Changes in Senior Pets

Senior Pet Care

Due to advances in technology and veterinary medicine, pets are able to live longer than ever before. With this increase in lifespan, however, comes the probability of your pet developing diseases or conditions specific to seniors. Age-related changes may include:

  • Osteoarthritis
  • Kidney, heart, or liver disease
  • Tumors and cancers
  • Diabetes
  • Thyroid imbalance
  • Weight increase or decrease
  • Mobility challenges
  • Behavioral concerns, such as irritability or aggression
  • Dental disease

To guide veterinary hospitals like ours in developing optimal health care plans for senior pets, the AAHA has issued a set of Senior Care Guidelines for Dogs and Cats. These guidelines challenge veterinarians to raise the bar when caring for senior pets.

Senior Health Exams

Scheduling regular pet wellness visits is one of the most important steps for an owner of a mature pet. Senior care is needed to catch and delay the onset or progress of disease, and for the early detection of problems such as organ failure and osteoarthritis.

The AAHA recommends that healthy senior dogs and cats visit the veterinarian every six months for a complete exam and laboratory testing. Keep in mind that every year for a dog or cat is equivalent to 5-7 human years. To stay current with your senior pet's health care, twice-a-year exams are strongly advised.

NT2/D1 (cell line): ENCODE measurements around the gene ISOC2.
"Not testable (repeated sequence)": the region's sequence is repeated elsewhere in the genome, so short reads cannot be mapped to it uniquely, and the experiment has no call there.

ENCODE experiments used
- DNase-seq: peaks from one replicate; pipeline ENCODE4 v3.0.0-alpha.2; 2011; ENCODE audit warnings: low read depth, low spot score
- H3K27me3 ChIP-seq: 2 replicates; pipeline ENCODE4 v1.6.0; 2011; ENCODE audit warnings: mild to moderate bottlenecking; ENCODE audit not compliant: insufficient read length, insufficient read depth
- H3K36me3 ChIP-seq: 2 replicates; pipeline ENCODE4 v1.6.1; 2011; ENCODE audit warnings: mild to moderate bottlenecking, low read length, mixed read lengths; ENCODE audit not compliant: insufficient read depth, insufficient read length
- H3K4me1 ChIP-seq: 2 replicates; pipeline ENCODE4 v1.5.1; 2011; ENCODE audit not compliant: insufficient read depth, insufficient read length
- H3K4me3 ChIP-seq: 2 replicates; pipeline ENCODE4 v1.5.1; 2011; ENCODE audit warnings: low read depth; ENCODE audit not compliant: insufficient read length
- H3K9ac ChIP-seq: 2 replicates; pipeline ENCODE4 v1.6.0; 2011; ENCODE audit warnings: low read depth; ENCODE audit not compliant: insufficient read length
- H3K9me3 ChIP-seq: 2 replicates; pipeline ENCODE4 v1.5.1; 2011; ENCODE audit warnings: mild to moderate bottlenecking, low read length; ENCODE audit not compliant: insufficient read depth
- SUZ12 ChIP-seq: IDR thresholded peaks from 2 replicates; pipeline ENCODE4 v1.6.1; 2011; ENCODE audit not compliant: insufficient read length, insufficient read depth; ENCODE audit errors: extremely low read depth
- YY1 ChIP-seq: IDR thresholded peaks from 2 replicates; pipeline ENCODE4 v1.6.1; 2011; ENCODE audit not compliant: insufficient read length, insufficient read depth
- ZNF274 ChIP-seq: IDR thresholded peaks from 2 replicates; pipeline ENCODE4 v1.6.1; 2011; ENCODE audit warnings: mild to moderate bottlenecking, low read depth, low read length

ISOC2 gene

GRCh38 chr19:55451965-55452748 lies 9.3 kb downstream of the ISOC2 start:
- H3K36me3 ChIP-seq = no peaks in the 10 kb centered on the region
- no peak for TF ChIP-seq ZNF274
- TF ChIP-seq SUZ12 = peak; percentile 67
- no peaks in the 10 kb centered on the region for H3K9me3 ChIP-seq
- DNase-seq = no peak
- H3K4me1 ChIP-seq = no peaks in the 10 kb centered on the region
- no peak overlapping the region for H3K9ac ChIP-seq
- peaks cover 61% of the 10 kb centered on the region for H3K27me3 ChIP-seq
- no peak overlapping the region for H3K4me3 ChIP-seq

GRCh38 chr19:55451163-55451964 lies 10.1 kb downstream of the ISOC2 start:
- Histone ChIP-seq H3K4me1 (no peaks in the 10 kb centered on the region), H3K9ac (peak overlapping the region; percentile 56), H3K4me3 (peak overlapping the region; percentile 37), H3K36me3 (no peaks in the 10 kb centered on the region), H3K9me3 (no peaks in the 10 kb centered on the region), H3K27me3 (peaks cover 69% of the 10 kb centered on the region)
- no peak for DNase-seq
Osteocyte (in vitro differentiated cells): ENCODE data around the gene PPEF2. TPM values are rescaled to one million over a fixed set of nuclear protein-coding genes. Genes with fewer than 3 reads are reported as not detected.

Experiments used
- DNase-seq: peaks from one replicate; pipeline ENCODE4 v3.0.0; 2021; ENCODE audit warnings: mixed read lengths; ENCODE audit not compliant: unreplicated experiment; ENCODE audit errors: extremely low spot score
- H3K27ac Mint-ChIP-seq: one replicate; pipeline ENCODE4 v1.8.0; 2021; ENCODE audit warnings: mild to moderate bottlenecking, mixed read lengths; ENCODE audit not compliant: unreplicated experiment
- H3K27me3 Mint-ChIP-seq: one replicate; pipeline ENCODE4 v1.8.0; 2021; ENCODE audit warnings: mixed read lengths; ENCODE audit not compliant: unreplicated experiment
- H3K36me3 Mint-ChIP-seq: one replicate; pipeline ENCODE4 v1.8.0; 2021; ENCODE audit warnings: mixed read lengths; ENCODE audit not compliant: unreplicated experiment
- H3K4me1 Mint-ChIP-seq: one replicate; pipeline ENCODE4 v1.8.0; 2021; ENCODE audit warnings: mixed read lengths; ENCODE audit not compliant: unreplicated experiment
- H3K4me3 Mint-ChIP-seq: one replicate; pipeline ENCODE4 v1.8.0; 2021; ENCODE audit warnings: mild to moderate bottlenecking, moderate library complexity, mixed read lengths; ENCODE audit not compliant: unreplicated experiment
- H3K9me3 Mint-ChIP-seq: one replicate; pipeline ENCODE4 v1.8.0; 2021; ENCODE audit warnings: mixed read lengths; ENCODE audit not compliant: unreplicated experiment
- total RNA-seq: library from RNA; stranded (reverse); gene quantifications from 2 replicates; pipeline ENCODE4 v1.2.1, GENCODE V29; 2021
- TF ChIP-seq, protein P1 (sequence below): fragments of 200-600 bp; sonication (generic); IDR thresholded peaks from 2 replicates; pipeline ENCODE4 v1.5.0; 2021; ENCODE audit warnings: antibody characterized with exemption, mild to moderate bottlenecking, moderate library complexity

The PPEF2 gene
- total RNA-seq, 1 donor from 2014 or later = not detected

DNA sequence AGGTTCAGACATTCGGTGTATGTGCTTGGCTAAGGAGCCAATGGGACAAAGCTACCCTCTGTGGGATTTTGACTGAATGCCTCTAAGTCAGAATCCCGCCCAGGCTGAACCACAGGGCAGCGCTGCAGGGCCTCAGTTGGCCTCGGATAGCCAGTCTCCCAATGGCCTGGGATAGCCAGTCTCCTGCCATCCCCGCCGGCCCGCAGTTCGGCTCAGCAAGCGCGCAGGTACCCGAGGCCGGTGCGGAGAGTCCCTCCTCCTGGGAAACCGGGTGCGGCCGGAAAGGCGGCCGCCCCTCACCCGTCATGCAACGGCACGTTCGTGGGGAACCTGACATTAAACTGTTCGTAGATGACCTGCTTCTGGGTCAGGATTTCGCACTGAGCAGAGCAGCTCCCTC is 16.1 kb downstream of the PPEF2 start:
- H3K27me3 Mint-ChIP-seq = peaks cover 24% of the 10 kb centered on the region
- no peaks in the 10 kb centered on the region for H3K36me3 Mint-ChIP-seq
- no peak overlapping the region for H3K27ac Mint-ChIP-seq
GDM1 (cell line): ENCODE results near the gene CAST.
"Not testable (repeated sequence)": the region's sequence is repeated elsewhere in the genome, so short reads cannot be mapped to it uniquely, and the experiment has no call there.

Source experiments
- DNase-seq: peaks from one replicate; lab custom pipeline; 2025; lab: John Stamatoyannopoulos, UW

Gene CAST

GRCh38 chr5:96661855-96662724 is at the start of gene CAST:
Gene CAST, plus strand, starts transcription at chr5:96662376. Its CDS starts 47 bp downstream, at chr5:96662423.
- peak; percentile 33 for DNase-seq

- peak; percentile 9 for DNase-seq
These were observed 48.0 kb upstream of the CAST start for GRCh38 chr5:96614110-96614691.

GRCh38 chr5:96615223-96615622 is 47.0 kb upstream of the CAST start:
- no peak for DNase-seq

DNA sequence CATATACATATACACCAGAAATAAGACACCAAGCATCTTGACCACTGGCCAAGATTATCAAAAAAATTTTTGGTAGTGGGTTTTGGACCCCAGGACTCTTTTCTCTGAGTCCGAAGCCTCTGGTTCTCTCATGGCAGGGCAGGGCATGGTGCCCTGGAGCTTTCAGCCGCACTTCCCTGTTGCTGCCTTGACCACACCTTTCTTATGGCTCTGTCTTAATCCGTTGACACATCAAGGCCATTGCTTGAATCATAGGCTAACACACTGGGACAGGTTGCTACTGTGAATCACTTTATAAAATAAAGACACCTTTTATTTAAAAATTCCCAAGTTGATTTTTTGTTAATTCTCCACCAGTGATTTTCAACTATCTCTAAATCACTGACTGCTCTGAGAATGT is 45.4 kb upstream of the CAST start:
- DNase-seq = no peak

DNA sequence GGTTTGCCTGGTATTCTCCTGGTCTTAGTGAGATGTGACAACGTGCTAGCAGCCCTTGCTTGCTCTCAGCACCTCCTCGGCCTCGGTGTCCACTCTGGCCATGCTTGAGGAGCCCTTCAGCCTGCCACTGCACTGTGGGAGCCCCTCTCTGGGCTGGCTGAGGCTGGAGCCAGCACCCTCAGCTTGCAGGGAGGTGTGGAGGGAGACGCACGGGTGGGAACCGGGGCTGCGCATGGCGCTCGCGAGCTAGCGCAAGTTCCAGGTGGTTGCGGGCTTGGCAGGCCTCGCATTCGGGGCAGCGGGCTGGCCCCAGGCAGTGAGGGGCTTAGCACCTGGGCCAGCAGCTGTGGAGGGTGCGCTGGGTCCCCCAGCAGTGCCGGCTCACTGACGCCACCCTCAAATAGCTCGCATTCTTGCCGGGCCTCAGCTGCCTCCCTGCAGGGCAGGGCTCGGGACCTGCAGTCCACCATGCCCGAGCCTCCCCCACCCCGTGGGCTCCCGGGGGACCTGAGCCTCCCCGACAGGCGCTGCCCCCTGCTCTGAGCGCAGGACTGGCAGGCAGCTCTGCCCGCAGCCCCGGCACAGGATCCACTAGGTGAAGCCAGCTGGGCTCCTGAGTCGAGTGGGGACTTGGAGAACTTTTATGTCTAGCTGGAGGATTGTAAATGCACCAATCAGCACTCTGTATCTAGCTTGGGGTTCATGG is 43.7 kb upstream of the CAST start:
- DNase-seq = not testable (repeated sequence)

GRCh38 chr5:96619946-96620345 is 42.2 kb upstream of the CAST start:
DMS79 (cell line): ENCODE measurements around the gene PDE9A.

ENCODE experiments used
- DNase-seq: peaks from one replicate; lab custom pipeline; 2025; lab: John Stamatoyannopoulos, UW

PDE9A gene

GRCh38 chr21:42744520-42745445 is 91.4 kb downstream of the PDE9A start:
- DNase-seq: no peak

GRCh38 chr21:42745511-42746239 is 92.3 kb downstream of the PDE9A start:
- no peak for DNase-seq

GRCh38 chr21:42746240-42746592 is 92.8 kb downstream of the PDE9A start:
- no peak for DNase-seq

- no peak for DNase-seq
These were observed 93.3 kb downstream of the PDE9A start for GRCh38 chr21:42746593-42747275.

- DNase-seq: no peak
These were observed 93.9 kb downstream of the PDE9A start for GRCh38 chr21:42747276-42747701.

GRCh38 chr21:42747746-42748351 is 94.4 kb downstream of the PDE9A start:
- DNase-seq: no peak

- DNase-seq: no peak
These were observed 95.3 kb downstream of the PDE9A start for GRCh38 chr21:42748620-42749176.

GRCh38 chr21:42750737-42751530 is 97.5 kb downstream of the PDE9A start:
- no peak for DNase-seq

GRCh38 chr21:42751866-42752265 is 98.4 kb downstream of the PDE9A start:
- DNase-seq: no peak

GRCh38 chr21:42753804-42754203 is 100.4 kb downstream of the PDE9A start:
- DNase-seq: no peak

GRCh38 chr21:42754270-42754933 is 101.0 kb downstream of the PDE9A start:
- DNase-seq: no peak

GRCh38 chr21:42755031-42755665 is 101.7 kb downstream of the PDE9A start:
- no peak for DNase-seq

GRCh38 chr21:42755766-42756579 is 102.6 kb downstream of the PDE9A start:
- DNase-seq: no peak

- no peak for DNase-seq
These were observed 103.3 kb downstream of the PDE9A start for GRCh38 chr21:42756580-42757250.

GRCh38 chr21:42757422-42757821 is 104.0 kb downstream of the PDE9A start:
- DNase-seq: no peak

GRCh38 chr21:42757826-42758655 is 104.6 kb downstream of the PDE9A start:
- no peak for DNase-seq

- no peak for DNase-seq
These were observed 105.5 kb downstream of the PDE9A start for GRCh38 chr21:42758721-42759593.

Laboratory testing for senior pets will typically include the following:

  • Urinalysis
  • Complete blood count
  • Blood-chemistry panel
  • Parasite testing

Other tests may be required, especially if your dog or cat is displaying signs of illness or discomfort. Our diagnostic skills and equipment, combined with your careful observations and reporting, result in successful diagnosis and treatment for many age-related concerns.

Read the AAHA guidelines for Senior Pet Care referenced above.

“Our perfect companions never have fewer than four feet.”
— Colette